CTV News reported this week that a 64-year-old WestJet employee quit her job with the airline rather than change her hairstyle after they requested her to do so.
Janet Moore, who wears a short, spiky multi-toned hairstyle (brown and blonde), refused to comply with a request to adjust her hair colour when the company stated it wanted public-facing employees to put forth a more "professional, consistent approach" in their appearance.
Moore expressed that she has had this hairstyle and colour since was hired by WestJet. The company is rolling out new uniforms for its staff in the new year and has begun taking steps about individual employee appearance as part of that roll-out.
The company did not fire her, but rather offered to help her create a new hairstyle. Moore was not willing to make the compromise:
“They told me that the policy’s always been there, they’ve just been very lax about it,” Moore told CTV News. "I felt I had to resign on principle. I felt offended and personally attacked, and I felt I had no choice but to resign because the ultimatum would have been that I had to be dismissed. I would not change my hair. It's me. It's who I am. It defines me." Source: CTV News Calgary
Other businesses that have recently made news related to their employee appearance policies include:
Behringer claims that she has been discriminated against by potential employers due to her 22 visible piercings. Lawyers and HR professionals have stated that the likelihood of her campaign leading to legislative change is very unlikely.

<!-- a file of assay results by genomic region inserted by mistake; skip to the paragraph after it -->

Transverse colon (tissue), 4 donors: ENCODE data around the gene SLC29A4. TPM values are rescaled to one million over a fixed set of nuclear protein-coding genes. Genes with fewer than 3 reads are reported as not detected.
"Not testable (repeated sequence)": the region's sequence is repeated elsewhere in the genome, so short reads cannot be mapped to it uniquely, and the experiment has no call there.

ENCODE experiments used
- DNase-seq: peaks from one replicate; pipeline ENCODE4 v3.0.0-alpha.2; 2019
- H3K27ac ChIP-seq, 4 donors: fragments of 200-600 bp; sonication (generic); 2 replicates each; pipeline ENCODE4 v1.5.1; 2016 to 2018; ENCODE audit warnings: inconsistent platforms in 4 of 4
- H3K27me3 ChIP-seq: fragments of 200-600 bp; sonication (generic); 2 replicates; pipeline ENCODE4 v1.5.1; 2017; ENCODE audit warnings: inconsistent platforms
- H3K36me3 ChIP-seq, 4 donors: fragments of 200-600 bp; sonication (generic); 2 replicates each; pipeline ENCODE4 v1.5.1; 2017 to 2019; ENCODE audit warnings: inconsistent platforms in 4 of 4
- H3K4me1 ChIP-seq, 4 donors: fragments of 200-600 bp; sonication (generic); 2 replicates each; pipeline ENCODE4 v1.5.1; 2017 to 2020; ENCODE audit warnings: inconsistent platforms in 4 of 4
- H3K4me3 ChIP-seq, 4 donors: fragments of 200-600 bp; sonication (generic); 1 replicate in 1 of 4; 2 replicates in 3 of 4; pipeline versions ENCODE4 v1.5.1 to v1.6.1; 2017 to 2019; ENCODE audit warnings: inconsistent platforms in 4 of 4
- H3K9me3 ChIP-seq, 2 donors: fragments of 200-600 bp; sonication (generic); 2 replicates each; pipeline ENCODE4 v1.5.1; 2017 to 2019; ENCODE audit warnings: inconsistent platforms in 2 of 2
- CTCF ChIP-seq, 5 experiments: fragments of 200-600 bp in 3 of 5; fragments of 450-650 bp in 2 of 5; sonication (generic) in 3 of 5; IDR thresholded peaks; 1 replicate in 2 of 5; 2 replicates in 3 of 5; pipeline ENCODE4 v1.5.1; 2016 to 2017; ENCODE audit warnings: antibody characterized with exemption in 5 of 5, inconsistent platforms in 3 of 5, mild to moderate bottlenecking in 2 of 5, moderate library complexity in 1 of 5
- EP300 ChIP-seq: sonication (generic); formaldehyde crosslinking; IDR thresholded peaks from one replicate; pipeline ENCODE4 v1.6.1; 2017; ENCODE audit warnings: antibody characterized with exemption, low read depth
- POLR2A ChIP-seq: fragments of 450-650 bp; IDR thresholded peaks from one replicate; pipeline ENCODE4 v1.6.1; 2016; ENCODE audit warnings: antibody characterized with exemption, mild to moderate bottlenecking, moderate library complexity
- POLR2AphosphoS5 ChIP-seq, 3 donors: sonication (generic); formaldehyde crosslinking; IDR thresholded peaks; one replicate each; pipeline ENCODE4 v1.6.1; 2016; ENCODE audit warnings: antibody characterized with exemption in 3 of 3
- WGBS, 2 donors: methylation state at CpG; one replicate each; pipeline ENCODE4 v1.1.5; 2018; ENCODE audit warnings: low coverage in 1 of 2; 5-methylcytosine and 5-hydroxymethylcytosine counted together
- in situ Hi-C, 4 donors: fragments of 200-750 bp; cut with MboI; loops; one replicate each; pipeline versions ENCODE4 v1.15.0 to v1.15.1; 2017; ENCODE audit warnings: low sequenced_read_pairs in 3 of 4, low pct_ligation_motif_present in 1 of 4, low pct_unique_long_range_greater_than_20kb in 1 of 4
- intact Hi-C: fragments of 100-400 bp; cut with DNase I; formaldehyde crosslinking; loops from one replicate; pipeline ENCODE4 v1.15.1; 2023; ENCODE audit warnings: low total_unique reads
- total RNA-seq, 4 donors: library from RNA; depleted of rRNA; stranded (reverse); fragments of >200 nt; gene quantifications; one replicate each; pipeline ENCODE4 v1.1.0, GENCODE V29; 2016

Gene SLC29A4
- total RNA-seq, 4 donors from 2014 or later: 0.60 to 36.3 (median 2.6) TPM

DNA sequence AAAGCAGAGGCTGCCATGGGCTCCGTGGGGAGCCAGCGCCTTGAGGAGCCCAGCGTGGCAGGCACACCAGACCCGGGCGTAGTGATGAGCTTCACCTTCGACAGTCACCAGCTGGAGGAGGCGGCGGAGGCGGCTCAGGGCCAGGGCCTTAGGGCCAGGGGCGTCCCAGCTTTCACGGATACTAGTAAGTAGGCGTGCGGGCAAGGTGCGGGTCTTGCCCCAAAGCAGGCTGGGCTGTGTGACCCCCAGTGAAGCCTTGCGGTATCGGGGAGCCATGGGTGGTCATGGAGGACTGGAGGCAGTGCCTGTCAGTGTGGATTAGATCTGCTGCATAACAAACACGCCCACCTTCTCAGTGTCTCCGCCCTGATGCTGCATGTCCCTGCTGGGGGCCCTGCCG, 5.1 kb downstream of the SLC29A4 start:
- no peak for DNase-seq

Lauren Friese, founder of TalentEgg.ca (an HR recruiting firm that specializes in student jobs and internships), commented that although an individual may feel they are being attacked for the way that they choose to express themselves, that is missing the key point. "Companies work very hard to create a specific image and employees should be prepared to represent that."
Clear Path's Margaret Sullivan Williams concurs: "A business has the right to set standards on how their employees, particularly public-facing ones, appear before their customers. This can apply to both dress code and cleanliness. They can expect team members to appear in a way that is appropriate for their clients and the brand image the company is working to convey. However, if they are setting restrictions, they should ensure that it is "bona fide" for their particular business."
Want to learn more about employee policies?
Clear Path is hosting a seminar titled "Establishing Rules of the Game: Building an Effective Employee Policy Manual" on November 6th, 2014. You'll learn what makes an effective policy manual, what elements are critical, what new elements you should include (internet use, needs of a multi-faith workforce), and what recent legislation you need to ensure you are in compliance with. Click here to learn more.
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